Lecture 21 - Contemporary Communitarianism (II)

author: Ian Shapiro, Yale University
recorded by: Yale University
published: Aug. 19, 2014,   recorded: April 2010,   views: 1345
released under terms of: Creative Commons Attribution No Derivatives (CC-BY-ND)
Categories

See Also:

Download Video - generic video source Download yaleplsc118s2010_shapiro_lec21_01.mp4 (Video - generic video source 544.5 MB)

Download Video Download yaleplsc118s2010_shapiro_lec21_01_640x360_h264.mp4 (Video 142.3 MB)

Download subtitles Download subtitles: TT/XML, RT, SRT


Help icon Streaming Video Help

Related Open Educational Resources

Related content

Report a problem or upload files

If you have found a problem with this lecture or would like to send us extra material, articles, exercises, etc., please use our ticket system to describe your request and upload the data.
Enter your e-mail into the 'Cc' field, and we will keep you updated with your request's status.
Lecture popularity: You need to login to cast your vote.
  Bibliography

Description

In this lecture, Professor Shapiro delves into the nuances of MacIntyre's argument, focusing specifically on his Aristotelian account of human psychology. It has two features: (1) man's nature is inherently teleological or purposive, and (2) human behavior is fundamentally other-directed, in that a person's happiness is conditioned upon the experience of others as it relates to him, particularly on the feeling of being valued by someone he values. MacIntyre's account of human psychology highlights the malleability and the contingency of human nature. There is the untutored, or raw, condition, and there is the condition of having realized one's telos. Ethics are how one evolves from the former to the latter, but MacIntyre notes that ethics are designed to improve behavior, not to describe or aggregate it. Therefore, ethics cannot be deduced from true statements about human nature (like Bentham's pain-avoidance/pleasure-seeking principle): this is his criticism of the Enlightenment project. But he does concede the Enlightenment notion that human beings are capable of thinking critically about purposes and goals. However, in order to have an effect on the people it is intended to influence, this critical reflection should originate from within the system of norms that people believe in and operate in. Thus, the anti-Enlightenment story subordinates the individual to the practice, to the group, and to the inherited system of norms and values.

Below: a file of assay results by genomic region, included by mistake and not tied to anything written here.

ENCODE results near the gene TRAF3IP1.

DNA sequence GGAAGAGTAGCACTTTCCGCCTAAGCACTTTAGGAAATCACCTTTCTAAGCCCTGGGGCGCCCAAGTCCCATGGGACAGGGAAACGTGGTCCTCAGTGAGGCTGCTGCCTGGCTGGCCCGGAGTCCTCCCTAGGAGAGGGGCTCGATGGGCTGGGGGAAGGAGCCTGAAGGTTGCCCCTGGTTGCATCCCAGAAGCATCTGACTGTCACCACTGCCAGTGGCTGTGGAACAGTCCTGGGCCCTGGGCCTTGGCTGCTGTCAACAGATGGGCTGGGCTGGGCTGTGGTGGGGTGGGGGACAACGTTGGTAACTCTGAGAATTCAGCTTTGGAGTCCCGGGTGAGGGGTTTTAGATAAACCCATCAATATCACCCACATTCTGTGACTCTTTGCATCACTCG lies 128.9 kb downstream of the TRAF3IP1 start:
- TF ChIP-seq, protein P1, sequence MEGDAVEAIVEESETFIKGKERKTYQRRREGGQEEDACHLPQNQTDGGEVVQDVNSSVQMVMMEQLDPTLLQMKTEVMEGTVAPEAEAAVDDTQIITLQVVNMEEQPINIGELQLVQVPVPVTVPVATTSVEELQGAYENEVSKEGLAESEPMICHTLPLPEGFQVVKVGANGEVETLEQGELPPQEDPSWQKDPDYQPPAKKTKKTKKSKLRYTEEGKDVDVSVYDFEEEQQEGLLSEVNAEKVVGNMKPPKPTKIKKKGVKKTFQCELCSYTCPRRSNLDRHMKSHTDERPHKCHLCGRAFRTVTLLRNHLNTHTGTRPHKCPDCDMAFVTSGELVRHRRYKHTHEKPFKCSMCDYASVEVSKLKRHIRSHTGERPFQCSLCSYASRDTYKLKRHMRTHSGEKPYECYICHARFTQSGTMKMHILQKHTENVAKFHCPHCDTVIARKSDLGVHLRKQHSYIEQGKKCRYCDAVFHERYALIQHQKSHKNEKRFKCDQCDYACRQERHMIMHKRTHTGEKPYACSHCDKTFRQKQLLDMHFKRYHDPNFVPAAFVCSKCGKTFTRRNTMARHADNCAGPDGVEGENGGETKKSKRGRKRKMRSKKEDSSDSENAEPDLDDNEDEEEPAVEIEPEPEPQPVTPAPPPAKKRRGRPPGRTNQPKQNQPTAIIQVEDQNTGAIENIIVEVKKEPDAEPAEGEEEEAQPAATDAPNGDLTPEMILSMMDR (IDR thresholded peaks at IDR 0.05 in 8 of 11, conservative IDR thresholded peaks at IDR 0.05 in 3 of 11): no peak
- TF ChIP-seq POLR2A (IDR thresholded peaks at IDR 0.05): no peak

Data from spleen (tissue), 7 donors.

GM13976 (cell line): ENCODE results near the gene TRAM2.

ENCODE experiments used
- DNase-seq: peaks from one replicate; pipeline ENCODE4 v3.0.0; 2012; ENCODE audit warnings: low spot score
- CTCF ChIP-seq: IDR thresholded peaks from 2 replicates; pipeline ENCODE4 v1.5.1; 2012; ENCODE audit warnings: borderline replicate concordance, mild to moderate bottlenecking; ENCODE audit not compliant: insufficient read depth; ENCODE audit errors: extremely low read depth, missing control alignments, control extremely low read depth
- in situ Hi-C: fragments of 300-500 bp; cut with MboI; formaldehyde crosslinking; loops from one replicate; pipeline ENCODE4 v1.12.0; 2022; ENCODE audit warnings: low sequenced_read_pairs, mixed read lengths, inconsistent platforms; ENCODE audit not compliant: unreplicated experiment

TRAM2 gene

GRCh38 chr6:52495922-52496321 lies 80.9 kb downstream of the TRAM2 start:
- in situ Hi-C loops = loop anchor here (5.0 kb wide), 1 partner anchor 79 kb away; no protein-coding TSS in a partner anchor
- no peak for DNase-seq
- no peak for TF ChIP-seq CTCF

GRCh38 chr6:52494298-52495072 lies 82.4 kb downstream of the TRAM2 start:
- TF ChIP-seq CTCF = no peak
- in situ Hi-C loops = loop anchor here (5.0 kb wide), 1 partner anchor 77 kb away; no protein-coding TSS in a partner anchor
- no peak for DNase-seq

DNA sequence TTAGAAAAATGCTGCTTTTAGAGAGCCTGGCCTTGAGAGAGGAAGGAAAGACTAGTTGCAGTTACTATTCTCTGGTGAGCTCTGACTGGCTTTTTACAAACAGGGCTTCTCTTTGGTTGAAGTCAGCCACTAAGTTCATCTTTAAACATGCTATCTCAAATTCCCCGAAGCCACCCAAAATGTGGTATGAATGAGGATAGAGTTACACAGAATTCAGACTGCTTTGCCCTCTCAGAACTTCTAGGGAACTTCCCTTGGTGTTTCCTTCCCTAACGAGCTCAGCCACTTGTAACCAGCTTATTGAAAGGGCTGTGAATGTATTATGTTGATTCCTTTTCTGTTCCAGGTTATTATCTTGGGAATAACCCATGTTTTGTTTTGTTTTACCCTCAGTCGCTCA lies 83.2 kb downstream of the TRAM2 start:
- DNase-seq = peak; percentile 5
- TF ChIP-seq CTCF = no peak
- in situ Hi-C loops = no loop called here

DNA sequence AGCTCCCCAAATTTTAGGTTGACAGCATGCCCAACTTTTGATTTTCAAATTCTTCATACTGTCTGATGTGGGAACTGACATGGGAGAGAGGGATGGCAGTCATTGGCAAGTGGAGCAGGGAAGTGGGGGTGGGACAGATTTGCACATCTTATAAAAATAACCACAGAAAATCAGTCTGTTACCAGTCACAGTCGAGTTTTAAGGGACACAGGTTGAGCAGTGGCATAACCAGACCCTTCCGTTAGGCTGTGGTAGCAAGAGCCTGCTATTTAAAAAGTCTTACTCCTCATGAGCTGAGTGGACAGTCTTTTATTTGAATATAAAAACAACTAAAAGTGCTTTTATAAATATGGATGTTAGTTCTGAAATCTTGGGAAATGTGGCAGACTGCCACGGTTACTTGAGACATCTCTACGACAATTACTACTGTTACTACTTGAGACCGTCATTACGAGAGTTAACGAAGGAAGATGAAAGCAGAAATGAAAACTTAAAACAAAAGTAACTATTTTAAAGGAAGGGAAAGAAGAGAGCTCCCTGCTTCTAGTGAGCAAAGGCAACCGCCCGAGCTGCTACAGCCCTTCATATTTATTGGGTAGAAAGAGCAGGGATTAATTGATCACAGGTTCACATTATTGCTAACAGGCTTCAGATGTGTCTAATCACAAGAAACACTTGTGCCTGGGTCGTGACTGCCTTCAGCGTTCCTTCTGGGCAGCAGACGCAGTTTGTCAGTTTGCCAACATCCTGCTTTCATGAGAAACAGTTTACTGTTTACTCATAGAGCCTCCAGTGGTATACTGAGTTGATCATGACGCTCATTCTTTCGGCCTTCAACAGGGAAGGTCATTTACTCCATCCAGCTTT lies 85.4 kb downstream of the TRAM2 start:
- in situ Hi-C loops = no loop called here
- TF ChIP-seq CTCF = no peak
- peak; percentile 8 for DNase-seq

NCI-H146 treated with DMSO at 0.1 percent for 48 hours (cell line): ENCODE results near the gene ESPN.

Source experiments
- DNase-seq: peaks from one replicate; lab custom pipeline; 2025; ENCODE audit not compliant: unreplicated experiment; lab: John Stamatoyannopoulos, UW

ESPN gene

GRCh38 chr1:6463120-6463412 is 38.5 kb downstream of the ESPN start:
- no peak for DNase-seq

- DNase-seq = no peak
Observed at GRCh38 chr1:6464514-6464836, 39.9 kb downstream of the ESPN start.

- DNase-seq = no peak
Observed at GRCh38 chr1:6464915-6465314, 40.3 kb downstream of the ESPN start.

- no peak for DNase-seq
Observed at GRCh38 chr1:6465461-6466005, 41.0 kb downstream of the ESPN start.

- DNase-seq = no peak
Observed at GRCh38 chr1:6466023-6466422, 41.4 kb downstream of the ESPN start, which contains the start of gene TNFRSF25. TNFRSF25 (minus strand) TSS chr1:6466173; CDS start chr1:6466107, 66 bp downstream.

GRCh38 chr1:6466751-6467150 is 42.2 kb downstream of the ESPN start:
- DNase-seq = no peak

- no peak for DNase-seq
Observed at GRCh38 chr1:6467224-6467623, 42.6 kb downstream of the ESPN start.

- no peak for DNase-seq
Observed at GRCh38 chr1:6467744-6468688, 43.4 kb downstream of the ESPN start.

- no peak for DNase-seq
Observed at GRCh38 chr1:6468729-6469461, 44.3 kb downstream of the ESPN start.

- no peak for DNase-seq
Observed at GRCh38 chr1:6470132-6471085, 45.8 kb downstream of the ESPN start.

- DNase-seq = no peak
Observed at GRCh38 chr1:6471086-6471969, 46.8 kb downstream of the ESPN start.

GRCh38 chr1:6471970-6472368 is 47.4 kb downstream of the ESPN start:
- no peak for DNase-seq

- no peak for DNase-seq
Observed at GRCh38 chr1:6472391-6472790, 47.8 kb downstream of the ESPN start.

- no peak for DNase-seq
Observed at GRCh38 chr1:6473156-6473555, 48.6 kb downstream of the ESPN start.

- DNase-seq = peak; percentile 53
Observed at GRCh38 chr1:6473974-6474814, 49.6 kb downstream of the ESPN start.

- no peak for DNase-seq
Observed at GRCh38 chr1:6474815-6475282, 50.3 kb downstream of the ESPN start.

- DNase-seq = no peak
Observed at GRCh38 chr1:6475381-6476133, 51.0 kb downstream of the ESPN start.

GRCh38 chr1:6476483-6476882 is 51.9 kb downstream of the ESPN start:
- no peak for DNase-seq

Link this page

Would you like to put a link to this lecture on your homepage?
Go ahead! Copy the HTML snippet !

Write your own review or comment:

make sure you have javascript enabled or clear this field: